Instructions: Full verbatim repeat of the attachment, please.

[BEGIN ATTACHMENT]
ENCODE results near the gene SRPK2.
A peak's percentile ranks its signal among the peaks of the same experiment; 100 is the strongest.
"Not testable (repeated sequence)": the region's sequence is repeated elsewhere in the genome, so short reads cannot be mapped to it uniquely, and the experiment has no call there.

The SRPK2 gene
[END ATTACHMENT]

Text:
ENCODE results near the gene SRPK2.
A peak's percentile ranks its signal among the peaks of the same experiment; 100 is the strongest.
"Not testable (repeated sequence)": the region's sequence is repeated elsewhere in the genome, so short reads cannot be mapped to it uniquely, and the experiment has no call there.

The SRPK2 gene